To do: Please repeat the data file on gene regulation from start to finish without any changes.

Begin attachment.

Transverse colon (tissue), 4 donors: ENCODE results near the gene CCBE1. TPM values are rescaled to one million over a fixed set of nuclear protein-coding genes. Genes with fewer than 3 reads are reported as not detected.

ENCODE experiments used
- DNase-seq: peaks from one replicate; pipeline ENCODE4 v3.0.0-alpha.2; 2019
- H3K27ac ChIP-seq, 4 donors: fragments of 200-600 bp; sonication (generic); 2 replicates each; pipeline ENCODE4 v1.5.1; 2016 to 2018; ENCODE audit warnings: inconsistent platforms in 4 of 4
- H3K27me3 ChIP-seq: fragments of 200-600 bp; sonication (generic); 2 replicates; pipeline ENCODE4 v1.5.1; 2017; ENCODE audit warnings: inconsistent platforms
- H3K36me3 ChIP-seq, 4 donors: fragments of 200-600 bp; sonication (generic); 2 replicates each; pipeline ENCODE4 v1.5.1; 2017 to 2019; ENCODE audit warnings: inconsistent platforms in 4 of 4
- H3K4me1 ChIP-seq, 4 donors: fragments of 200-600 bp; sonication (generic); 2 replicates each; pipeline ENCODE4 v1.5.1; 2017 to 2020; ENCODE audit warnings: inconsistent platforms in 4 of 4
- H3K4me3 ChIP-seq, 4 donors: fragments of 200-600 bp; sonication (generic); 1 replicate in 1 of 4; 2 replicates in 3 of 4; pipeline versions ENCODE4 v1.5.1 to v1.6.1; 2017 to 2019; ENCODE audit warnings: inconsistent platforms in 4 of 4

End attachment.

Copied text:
Transverse colon (tissue), 4 donors: ENCODE results near the gene CCBE1. TPM values are rescaled to one million over a fixed set of nuclear protein-coding genes. Genes with fewer than 3 reads are reported as not detected.

ENCODE experiments used
- DNase-seq: peaks from one replicate; pipeline ENCODE4 v3.0.0-alpha.2; 2019
- H3K27ac ChIP-seq, 4 donors: fragments of 200-600 bp; sonication (generic); 2 replicates each; pipeline ENCODE4 v1.5.1; 2016 to 2018; ENCODE audit warnings: inconsistent platforms in 4 of 4
- H3K27me3 ChIP-seq: fragments of 200-600 bp; sonication (generic); 2 replicates; pipeline ENCODE4 v1.5.1; 2017; ENCODE audit warnings: inconsistent platforms
- H3K36me3 ChIP-seq, 4 donors: fragments of 200-600 bp; sonication (generic); 2 replicates each; pipeline ENCODE4 v1.5.1; 2017 to 2019; ENCODE audit warnings: inconsistent platforms in 4 of 4
- H3K4me1 ChIP-seq, 4 donors: fragments of 200-600 bp; sonication (generic); 2 replicates each; pipeline ENCODE4 v1.5.1; 2017 to 2020; ENCODE audit warnings: inconsistent platforms in 4 of 4
- H3K4me3 ChIP-seq, 4 donors: fragments of 200-600 bp; sonication (generic); 1 replicate in 1 of 4; 2 replicates in 3 of 4; pipeline versions ENCODE4 v1.5.1 to v1.6.1; 2017 to 2019; ENCODE audit warnings: inconsistent platforms in 4 of 4